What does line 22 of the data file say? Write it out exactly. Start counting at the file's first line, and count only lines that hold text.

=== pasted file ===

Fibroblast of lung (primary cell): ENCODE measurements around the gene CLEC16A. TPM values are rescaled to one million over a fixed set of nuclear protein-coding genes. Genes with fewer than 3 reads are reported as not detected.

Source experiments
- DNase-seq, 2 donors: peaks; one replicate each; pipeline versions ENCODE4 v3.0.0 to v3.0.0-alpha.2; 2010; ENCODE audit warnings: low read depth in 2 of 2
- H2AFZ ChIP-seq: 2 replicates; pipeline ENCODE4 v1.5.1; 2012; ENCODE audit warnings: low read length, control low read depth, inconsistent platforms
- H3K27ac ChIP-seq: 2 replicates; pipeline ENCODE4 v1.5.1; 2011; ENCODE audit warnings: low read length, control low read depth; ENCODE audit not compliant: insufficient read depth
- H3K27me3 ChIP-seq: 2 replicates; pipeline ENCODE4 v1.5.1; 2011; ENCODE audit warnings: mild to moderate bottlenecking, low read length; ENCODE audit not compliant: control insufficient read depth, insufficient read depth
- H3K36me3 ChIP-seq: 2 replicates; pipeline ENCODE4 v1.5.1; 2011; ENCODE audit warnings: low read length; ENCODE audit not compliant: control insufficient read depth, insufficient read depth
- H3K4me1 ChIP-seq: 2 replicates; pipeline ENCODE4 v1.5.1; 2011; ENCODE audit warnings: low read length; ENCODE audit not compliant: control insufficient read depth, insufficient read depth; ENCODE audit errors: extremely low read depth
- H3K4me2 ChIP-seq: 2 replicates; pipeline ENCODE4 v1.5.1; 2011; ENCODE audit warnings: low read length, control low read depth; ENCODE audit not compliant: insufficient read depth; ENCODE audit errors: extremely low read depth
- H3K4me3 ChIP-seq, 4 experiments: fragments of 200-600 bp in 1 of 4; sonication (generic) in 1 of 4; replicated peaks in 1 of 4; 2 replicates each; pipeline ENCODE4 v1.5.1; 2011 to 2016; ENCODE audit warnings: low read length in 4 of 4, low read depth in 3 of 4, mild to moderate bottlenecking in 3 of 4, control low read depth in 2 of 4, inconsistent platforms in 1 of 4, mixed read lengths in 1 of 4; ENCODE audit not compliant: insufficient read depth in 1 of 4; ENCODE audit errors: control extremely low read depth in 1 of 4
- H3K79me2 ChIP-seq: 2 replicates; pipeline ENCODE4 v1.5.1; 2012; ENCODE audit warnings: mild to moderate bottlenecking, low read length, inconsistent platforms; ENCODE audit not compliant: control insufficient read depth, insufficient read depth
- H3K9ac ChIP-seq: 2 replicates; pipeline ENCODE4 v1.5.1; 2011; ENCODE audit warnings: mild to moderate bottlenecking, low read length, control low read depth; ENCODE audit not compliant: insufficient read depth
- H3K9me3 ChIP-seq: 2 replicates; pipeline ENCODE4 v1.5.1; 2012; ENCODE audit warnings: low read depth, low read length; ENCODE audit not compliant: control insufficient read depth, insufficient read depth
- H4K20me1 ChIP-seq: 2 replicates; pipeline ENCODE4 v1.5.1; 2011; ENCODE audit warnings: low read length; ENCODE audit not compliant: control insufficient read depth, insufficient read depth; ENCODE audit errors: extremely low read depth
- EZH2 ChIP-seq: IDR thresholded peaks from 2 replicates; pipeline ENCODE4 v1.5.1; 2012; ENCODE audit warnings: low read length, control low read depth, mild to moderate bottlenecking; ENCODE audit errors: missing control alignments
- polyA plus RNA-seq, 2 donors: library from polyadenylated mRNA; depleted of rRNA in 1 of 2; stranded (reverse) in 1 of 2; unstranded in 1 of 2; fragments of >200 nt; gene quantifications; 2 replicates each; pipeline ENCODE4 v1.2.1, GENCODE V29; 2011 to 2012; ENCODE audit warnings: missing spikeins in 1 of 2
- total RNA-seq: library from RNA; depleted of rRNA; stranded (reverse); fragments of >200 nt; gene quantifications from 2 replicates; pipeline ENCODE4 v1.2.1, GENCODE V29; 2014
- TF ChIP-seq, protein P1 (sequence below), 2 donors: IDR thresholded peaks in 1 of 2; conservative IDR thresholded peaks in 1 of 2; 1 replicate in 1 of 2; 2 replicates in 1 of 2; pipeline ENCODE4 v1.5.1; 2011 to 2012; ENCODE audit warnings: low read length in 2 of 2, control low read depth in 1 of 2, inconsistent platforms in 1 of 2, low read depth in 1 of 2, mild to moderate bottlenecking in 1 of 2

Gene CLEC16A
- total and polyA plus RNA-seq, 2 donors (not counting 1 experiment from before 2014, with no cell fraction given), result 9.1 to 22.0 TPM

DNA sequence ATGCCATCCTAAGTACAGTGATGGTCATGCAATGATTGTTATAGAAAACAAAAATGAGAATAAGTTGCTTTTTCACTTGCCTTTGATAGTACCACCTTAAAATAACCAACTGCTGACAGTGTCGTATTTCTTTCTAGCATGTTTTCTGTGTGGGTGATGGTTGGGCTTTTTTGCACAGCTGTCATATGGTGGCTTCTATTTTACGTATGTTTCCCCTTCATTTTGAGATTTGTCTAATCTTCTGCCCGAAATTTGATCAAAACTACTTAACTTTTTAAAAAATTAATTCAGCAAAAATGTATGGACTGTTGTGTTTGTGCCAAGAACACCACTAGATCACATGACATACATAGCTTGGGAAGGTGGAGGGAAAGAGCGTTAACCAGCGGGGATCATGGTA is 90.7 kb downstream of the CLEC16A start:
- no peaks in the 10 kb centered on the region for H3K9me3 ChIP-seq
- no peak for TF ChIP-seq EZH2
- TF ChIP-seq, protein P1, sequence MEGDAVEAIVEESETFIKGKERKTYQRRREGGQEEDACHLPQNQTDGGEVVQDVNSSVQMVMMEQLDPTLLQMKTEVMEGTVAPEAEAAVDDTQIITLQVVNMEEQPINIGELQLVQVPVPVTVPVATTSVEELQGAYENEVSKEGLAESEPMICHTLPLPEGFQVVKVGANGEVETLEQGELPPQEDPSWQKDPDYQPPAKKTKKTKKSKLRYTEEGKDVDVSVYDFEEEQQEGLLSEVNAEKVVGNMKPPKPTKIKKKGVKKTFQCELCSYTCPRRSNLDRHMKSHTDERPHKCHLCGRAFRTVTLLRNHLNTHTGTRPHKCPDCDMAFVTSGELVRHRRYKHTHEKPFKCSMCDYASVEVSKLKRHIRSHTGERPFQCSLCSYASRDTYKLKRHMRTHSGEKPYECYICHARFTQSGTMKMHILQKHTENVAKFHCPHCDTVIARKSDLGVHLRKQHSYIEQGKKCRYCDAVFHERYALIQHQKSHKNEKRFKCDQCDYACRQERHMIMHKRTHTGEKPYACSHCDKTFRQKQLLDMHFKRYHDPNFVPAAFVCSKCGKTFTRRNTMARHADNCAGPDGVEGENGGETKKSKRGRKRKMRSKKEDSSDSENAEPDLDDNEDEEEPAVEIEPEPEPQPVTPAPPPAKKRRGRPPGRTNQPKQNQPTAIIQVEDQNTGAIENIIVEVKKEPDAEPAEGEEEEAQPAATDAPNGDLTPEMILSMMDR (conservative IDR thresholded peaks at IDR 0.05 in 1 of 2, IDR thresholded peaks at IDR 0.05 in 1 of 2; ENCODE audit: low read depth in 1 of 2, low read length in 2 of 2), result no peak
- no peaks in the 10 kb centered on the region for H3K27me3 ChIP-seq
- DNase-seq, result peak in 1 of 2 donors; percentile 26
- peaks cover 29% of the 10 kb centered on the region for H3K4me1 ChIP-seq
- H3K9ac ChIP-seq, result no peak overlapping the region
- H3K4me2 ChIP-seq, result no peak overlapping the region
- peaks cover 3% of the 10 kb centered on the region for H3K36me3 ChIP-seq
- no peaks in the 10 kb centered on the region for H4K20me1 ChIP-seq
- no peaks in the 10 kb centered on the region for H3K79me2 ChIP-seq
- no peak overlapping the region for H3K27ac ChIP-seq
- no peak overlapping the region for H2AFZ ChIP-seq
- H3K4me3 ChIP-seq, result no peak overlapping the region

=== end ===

- no peaks in the 10 kb centered on the region for H3K9me3 ChIP-seq